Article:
Despite the political turmoil in their native Egypt, the founders of Wichita’s Cybertron PC like the bet they’ve placed on the country.
Ahmed Aziz, Shadi Marcos and Emad Mekhail came to Wichita as college students in the early 1990s and built a company making custom-built computers.
That business today, at 4747 S. Emporia, has 75 employees and is a fast-growing maker of consumer and business computers and servers, sold largely through online re-sellers. In recent years, Cybertron began to also provide computer services.
They’ve created a vibrant business in the U.S., but they have big dreams, so they decided to try a small expansion in their native country.
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They thought Egypt would be perfect: It has a huge pool of well educated, underemployed talent; and a market of millions.
But even as they planned the move, the Arab Spring broke out with its protests and political upheaval across the MIddle East. In Egypt, months of bloody demonstrations led to the fall of long-time ruler Hosni Mubarak. One of the leaders of the long-banned Muslim Brotherhood, Mohamed Morsi, was elected president and spent a tumultuous year in power. Three months ago, the Egyptian army cracked down on the Muslim Brotherhood and jailed Morsi. Independent sources estimate that hundreds were killed in the resulting violence. The population remains polarized, but the situation in Cairo has calmed somewhat.
Even with the turmoil, Aziz, the CEO, and Marcos, the president, said last week they are happy with their decision.
Cybertron has opened a small office in Cairo’s futuristic Smart Village, a protected technology park in the suburbs. The sleek glass buildings and green lawns of the park contrast with much of the rest of Cairo’s packed-tight construction and crowded streets.
The seven people there handle software problems for Cybertron’s U.S. customers, as well as software and Web development. It’s nice to have technicians working half a world away so that problems can be fixed overnight in the U.S., Marcos said.
The Egyptian workers’ skills are great, but the economy is so gummed up that there aren’t many jobs for them, Aziz said. Every one of their Egyptian employees is a four-year college engineering graduate. The same isn’t true of the company’s U.S. work force.
There are some cost savings hiring people in a low-wage country, but not as much as there might have been, Aziz said. Cybertron pays toward the top of the local market, he said, because it wants to be viewed as a quality company — and it’s their small attempt to give back.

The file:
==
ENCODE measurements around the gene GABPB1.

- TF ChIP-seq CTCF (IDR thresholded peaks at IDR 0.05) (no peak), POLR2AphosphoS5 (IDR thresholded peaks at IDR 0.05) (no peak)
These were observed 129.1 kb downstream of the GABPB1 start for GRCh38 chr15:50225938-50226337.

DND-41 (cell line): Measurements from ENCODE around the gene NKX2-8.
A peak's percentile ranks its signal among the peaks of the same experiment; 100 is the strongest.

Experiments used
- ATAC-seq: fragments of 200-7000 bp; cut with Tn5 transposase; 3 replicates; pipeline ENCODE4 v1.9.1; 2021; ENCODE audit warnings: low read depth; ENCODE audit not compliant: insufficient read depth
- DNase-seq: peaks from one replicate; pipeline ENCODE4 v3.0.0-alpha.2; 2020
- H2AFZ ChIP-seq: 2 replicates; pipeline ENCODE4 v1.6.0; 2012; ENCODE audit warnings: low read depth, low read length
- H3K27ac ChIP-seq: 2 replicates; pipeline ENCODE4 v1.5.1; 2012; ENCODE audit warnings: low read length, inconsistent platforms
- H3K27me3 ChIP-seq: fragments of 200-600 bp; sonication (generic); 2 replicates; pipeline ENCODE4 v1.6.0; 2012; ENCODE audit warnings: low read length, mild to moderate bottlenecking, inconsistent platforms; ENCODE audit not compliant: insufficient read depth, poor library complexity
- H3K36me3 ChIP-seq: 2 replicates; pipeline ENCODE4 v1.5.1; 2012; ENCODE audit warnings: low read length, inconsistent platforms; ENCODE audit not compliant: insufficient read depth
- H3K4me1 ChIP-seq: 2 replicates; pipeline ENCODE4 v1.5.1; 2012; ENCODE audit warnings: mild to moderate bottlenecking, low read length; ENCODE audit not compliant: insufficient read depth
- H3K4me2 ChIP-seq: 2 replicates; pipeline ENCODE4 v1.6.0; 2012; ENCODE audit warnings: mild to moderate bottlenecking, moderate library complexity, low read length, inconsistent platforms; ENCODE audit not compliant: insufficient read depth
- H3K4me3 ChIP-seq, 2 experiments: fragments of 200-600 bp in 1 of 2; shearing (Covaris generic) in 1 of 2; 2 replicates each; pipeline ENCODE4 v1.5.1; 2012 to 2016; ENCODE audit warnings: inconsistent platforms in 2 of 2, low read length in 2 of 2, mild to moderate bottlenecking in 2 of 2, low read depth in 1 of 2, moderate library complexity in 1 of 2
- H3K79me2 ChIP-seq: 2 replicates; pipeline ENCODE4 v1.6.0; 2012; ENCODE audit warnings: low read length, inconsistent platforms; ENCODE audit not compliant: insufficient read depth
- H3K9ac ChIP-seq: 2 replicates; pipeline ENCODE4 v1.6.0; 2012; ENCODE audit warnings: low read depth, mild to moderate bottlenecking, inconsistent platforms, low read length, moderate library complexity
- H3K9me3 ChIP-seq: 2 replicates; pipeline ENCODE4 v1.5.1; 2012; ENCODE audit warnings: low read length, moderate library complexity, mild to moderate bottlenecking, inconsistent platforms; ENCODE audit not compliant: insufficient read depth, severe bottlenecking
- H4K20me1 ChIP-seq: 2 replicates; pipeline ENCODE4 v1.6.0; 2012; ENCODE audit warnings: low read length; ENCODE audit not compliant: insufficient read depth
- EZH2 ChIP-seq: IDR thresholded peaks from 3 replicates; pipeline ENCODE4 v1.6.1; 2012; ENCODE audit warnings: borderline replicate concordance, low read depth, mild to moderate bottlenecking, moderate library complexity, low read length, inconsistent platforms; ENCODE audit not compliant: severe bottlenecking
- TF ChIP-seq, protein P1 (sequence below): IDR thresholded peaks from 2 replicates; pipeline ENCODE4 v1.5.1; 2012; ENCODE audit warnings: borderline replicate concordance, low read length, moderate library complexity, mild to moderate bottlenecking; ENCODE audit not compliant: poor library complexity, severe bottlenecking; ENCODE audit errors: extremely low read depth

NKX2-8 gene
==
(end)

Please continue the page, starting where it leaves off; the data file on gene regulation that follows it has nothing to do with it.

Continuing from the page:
“I wanted quality people,” Aziz said. “I didn’t want to go cheap. We are going there to benefit the economy. It’s not all business. I’m Egyptian-American; I’m trying to get the benefit on both sides.”
And no U.S. workers lost their jobs because of the expansion abroad.
“We’re supplementing the growth here,” Marcos said.
The plan was to start selling computers and parts to Egyptian consumers and businesses, he said. Those computers would be built in Wichita, first, but later Cybertron would duplicate the Wichita assembly operation in Cairo. Eventually, the goal is to sell to the rest of the Middle East, Aziz said.
The two are sensitive to those unhappy with U.S. outsourcing and off-shoring.
It’s critical to their business, they said. To compete with others in their industry, they need to increase skills and lower costs. Most of their larger competitors have already moved some services or productions overseas. International giants such as Microsoft, Hewlett-Packard, Nokia and Oracle also have operations in the Smart Village outside Cairo.
“Everybody is moving to an international pool of employees,” Marcos said.
“And that is where education is becoming very important,” said Aziz. “That is the key is to mitigating that kind of threat. They have to understand that; we have to understand that. This is very scary. Don’t expect to get out of high school and get six months of training, because there is some guy across the world who will get one third of your wage and will have better skills than you.”
As to whether the political disruption in Egypt changes that equation, they say no. Egypt isn’t really a violent country, unlike some others in the Middle East.
They have to schedule staff around curfews, and ocassionally have employees work from home, but otherwise their existing operation is unaffected. However, the nation’s economic collapse has put their plans to sell computers on hold.
“I would have a little concern going back with my family right now, but not much,” Aziz said. “You live where you live. You work. You’re fine. It’s not like Syria … it’s chaos, but don’t go to the protest, and you’ll be fine.”